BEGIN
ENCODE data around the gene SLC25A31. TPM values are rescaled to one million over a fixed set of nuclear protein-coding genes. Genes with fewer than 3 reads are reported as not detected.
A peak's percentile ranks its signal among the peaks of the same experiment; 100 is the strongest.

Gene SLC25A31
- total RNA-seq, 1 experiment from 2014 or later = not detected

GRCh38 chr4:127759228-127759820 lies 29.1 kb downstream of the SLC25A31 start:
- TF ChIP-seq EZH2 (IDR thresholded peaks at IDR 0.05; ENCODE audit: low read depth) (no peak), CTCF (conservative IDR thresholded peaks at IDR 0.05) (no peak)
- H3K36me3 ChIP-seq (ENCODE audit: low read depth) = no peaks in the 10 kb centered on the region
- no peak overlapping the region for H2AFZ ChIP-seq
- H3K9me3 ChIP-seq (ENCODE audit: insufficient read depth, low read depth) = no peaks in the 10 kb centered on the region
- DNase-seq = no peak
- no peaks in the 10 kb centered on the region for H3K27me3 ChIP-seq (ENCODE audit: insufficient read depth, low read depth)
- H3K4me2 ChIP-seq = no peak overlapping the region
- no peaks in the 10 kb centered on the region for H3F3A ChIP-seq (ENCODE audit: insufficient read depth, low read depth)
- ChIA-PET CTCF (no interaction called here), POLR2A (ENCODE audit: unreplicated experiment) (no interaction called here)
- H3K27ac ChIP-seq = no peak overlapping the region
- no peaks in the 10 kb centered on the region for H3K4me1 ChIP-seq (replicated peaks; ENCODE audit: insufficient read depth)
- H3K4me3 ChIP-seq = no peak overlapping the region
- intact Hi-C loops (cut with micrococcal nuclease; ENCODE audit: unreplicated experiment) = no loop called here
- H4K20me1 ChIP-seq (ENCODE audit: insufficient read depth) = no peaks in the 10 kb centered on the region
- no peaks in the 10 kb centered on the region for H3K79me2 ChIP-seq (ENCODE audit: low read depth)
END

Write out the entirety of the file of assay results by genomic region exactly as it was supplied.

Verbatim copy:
ENCODE data around the gene SLC25A31. TPM values are rescaled to one million over a fixed set of nuclear protein-coding genes. Genes with fewer than 3 reads are reported as not detected.
A peak's percentile ranks its signal among the peaks of the same experiment; 100 is the strongest.

Gene SLC25A31
- total RNA-seq, 1 experiment from 2014 or later = not detected

GRCh38 chr4:127759228-127759820 lies 29.1 kb downstream of the SLC25A31 start:
- TF ChIP-seq EZH2 (IDR thresholded peaks at IDR 0.05; ENCODE audit: low read depth) (no peak), CTCF (conservative IDR thresholded peaks at IDR 0.05) (no peak)
- H3K36me3 ChIP-seq (ENCODE audit: low read depth) = no peaks in the 10 kb centered on the region
- no peak overlapping the region for H2AFZ ChIP-seq
- H3K9me3 ChIP-seq (ENCODE audit: insufficient read depth, low read depth) = no peaks in the 10 kb centered on the region
- DNase-seq = no peak
- no peaks in the 10 kb centered on the region for H3K27me3 ChIP-seq (ENCODE audit: insufficient read depth, low read depth)
- H3K4me2 ChIP-seq = no peak overlapping the region
- no peaks in the 10 kb centered on the region for H3F3A ChIP-seq (ENCODE audit: insufficient read depth, low read depth)
- ChIA-PET CTCF (no interaction called here), POLR2A (ENCODE audit: unreplicated experiment) (no interaction called here)
- H3K27ac ChIP-seq = no peak overlapping the region
- no peaks in the 10 kb centered on the region for H3K4me1 ChIP-seq (replicated peaks; ENCODE audit: insufficient read depth)
- H3K4me3 ChIP-seq = no peak overlapping the region
- intact Hi-C loops (cut with micrococcal nuclease; ENCODE audit: unreplicated experiment) = no loop called here
- H4K20me1 ChIP-seq (ENCODE audit: insufficient read depth) = no peaks in the 10 kb centered on the region
- no peaks in the 10 kb centered on the region for H3K79me2 ChIP-seq (ENCODE audit: low read depth)